Humidity inside your home.

Humidity is a term that everyone uses, but technically speaking, not always accurately. We sometimes assume air is at high humidity when we are uncomfortably warm. Sometimes we are not aware of high humidity when the air is cool around 70°F.

To better understand relative humidity control, it helps to consider moisture transfer in buildings. Closed buildings that are air conditioned are like a large boat with a leak. Small leaks are acceptable as long as the bilge pump can pump water out faster than it comes in. Moisture can move into buildings in 4 primary ways.

• Bulk- rain water or plumbing leakage

• Capillary- liquid water absorbed by building materials

• Diffusion- water vapor molecules passing through pores in building material

• Air transport- water vapor in air moved through pathways in materials due to pressure differences.


Moisture continuously moves across the building materials. It naturally moves from a location of higher vapor pressure to one of lower vapor pressure. In hot and humid climates, moist outdoor air diffuses through porous materials or pathways into the conditioned air. It can be a tortuous path for some building assemblies, but moisture can and does move its way inward. In cold weather climates, the indoor air typically has more moisture at a higher temperature and the direction of travel is opposite that of humid climates.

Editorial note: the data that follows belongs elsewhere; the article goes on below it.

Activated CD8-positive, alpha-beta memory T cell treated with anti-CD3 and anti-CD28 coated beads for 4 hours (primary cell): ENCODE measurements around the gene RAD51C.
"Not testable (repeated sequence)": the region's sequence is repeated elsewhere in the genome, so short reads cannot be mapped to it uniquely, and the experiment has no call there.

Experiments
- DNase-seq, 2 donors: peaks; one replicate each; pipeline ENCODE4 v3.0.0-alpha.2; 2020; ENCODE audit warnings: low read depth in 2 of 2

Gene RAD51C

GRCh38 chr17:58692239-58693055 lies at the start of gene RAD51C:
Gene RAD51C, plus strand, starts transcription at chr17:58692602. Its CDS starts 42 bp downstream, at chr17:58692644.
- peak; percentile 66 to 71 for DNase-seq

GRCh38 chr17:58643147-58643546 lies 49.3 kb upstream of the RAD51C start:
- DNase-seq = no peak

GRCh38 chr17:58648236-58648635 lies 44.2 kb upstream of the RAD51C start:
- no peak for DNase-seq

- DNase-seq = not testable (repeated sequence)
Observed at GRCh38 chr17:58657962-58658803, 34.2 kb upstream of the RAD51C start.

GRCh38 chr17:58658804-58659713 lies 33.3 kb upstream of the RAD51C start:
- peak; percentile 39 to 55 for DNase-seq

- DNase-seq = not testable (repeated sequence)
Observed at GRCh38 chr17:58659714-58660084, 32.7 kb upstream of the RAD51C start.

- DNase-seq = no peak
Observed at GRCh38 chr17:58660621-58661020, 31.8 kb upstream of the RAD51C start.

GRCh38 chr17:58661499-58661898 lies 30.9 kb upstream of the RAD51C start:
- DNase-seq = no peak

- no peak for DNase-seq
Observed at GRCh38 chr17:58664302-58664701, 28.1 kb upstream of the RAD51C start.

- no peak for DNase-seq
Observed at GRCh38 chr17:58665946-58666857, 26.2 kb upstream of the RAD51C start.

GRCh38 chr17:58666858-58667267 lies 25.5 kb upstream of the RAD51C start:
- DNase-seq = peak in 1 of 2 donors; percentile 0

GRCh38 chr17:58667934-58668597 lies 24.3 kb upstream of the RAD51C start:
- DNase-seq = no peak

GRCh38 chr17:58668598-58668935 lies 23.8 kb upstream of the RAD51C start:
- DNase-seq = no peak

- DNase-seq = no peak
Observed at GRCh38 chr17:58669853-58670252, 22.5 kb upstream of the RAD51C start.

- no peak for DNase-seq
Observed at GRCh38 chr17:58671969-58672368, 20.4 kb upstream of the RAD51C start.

Control Moisture and Improve Air Quality Control.

The best target to maintain indoor relative humidity is between 45%- 55%. Bacteria, viruses, fungi, and some pests such as dust mites begin to thrive in humidity outside this range. Indoor relative humidity above 60% for several hours in an air conditioned or heated home indicates that the air quality control could be improved.

Monitoring the indoor humidity is not a guarantee that mold will not develop. Indoor air at 75F and 60% RH that comes in contact with an exterior wall with an interior surface temperature at 63F will have a surface RH of 90%. Exterior walls that are not insulated well during long cold periods can have interior surfaces low enough to maintain surface humidity above 90% long enough for mold and mildew to develop. A period of just a few days can be enough for mold to begin to grow under the right conditions.

Also when moisture inside your house evaporates into the air it increases the humidity indoors. If your home isn’t well ventilated, then the humidity will stay high for a long time.

 Drying clothes indoors on clothes lines or stands is a common culprit when it comes to causes of indoor humidity problems. The household HVAC system can also create humidity troubles while it artificially heats or cools the air.

 Sometimes people use humidifiers in their homes. But there are molds that only need the humidity level to be higher than 55% to start growing. So if you need to use a humidifier in your home make sure to keep the humidity below 55%.

 Not only does high humidity feed mold, but it means that puddles of water and damp materials in the home take longer to dry out. These wet surfaces can in turn create mold growth of their own.


To read more about humidity and mold click here

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